• private actors submitting complaints to regulators for further investigation (examples are the Environmental Defenders Office submitting a complaint to the Australian Competition and Consumer Commission (the ACCC) in relation to alleged greenwashing by an international airline;6 and in 2022 a group of organisations requesting that ASIC, the ACCC and the UK Financial Conduct Authority investigate an Australian mining company for allegedly misleading net zero claims).7

What to consider when drafting ESG clauses

Be clear on what is required to satisfy a contractual obligation

Just as public ESG commitments may be criticised as vague or aspirational, so too can contractual clauses. Organisations should try to include specific and measurable obligations, eg through targets or metrics that can be monitored and verified objectively. External industry standards or frameworks may also be helpful in this regard.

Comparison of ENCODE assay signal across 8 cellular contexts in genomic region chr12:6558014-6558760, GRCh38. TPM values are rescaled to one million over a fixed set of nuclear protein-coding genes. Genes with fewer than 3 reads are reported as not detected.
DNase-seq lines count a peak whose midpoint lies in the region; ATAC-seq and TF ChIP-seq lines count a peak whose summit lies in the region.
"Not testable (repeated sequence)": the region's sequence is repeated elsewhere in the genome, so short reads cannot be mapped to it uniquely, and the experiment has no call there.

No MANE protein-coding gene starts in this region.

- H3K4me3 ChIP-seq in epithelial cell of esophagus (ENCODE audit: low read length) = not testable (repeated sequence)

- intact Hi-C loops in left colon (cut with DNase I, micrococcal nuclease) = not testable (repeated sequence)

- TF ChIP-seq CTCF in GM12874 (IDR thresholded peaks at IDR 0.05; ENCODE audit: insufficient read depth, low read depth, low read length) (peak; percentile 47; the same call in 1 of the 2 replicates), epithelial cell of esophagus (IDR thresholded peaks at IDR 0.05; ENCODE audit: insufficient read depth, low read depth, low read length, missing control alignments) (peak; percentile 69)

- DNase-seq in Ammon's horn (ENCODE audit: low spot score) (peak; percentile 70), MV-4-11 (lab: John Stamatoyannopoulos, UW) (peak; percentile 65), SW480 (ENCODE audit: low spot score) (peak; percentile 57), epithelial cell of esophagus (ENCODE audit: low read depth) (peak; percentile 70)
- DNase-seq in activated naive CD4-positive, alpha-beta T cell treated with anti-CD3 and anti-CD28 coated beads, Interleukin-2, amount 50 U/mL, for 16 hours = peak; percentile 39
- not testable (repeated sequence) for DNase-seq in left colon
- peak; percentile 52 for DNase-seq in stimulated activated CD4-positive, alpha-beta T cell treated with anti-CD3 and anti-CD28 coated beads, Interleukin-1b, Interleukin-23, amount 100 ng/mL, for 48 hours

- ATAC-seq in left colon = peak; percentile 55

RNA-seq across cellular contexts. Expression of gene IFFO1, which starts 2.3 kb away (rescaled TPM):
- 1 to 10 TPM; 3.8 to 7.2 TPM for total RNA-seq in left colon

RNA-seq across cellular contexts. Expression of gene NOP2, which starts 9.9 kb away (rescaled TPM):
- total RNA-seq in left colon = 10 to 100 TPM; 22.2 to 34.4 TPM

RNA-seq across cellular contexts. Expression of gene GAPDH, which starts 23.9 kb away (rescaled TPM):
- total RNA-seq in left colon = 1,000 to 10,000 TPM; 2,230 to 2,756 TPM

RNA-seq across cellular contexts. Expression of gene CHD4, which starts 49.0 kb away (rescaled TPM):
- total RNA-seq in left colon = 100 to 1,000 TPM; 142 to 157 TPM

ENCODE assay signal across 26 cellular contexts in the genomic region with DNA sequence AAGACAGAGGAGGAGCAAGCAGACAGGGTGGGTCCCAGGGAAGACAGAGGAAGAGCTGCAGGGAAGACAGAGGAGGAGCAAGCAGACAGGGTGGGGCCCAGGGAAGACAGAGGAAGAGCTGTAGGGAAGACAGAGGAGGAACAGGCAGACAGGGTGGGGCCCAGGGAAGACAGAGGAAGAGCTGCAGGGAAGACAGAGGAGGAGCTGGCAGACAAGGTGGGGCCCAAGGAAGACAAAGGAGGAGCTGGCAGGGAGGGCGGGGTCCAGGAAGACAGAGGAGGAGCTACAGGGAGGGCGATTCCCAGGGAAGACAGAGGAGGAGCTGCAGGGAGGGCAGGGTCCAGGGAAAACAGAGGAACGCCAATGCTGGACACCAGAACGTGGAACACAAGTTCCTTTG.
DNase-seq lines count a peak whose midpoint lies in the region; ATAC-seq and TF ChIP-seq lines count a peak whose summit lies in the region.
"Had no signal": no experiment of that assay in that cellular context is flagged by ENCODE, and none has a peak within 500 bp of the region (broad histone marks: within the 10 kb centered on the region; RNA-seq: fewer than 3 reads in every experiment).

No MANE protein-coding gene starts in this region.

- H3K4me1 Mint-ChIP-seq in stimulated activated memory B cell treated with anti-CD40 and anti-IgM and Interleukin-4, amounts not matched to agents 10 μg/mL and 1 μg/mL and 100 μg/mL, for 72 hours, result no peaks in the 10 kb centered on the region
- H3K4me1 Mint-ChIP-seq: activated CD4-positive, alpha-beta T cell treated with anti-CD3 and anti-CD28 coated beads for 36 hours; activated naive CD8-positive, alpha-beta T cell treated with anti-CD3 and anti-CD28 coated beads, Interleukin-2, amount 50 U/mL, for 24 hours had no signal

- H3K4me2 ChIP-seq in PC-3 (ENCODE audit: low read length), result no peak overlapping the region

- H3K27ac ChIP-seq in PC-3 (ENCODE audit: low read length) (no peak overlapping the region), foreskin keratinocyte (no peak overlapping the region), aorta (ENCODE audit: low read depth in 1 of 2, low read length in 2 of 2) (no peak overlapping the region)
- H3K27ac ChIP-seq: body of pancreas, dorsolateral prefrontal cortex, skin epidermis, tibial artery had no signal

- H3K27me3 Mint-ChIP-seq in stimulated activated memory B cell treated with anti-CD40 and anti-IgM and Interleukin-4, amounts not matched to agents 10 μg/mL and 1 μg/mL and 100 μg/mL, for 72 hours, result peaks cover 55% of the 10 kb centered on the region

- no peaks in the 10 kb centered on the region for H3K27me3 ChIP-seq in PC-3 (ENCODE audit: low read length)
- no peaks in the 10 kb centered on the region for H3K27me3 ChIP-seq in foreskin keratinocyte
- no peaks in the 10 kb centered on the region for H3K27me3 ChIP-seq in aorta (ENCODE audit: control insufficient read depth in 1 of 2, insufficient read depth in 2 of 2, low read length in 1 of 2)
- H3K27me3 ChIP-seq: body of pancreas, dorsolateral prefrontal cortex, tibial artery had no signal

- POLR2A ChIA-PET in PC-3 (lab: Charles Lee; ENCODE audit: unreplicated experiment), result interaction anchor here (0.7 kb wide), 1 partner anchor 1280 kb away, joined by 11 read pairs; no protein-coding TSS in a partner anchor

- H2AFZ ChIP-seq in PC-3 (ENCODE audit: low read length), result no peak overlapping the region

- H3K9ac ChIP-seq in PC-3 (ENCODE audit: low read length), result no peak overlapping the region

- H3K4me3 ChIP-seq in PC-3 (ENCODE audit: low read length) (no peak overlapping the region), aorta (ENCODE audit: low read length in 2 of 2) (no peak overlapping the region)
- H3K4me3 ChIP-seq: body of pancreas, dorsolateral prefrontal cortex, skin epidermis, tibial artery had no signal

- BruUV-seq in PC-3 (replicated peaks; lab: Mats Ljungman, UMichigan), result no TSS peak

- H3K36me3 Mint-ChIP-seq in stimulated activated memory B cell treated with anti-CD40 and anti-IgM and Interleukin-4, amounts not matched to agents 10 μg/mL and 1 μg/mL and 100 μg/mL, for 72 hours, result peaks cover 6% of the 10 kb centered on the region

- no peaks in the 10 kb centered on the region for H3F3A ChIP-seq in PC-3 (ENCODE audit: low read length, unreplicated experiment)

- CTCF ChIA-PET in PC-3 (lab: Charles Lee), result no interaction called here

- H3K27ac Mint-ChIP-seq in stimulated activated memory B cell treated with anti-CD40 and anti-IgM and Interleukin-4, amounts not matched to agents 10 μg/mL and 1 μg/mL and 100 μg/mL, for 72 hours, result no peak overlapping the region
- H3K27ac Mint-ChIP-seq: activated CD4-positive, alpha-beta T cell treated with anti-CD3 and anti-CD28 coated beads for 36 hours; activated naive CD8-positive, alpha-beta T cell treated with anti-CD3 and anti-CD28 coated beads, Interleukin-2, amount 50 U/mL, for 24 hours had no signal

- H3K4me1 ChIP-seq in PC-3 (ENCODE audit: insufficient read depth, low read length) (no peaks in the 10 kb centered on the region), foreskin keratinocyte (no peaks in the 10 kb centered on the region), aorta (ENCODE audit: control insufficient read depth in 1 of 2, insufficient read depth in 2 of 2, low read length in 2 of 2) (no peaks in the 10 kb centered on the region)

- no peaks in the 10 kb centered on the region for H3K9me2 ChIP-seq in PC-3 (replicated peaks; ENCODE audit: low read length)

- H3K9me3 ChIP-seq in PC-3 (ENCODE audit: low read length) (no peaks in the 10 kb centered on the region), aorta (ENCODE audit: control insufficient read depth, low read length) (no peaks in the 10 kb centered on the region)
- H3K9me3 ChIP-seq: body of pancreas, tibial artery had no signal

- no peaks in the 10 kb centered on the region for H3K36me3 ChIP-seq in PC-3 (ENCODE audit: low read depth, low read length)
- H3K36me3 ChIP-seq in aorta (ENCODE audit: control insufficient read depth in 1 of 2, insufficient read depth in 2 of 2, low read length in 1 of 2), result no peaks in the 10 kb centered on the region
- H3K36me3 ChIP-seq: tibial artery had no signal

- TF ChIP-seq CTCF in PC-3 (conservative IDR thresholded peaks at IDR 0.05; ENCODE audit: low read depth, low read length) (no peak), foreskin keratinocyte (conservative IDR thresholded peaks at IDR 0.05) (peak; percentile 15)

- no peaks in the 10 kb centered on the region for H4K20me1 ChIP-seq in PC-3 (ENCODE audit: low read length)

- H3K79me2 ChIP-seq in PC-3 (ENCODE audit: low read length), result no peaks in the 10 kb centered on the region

Tailor clauses to specific risks or concerns

Ensure that the clauses are tailored to concerns or risks relating to the transaction, taking into account the nature of the transaction itself, each party's supply chain (including industry- or geography-related risks), and the broader regulatory landscape applicable to the transaction and the parties involved.

ESG-related targets or requirements should be achievable

Companies may be tempted to set ambitious targets or requirements of their counterparties in view of their own ESG commitments. However, this approach may not only fail to deliver meaningful results but undermine a long-term relationship when targets aren't met. Instead, consider a gradated approach, in which clauses range from 'encouraging' through to 'obligating'– or even 'rewarding'– counterparties to meet, or exceed, certain standards. In this way, clauses can serve as a way of incentivising stronger ESG performance, rather than just being a tool for enforcing compliance. Further, companies that are better resourced or have more expertise in relation to particular ESG matters (as compared with their counterparties) may consider including an option to assist counterparties to meet ESG targets or remedy issues. These approaches are more likely to minimise the risk of a dispute and nurture the parties' ongoing commercial relationship.